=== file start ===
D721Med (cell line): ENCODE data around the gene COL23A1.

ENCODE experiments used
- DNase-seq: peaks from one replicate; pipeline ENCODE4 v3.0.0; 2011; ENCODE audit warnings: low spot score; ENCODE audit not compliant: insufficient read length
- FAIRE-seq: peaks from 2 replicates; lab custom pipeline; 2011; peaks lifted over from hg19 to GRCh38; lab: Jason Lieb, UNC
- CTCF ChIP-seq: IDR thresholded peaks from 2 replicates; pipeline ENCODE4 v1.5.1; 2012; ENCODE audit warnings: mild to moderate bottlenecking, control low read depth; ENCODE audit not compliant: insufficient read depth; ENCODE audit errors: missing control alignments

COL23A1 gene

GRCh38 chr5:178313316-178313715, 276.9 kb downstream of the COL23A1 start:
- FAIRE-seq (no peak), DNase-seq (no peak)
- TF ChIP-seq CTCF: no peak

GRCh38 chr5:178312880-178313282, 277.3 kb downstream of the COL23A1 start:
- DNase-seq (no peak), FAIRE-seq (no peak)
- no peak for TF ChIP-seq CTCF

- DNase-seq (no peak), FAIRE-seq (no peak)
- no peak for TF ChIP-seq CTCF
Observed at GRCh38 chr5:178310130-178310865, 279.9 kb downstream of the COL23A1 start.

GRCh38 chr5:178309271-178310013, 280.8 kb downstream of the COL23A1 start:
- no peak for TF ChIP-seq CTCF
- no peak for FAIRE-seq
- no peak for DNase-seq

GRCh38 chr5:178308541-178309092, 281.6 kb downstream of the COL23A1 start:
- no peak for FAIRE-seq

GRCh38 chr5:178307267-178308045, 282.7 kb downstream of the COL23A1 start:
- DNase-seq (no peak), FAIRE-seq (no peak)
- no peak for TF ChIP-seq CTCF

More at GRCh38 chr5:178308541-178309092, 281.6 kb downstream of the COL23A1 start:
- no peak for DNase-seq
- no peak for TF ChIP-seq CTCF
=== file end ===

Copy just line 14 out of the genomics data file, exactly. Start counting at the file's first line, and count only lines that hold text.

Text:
- no peak for TF ChIP-seq CTCF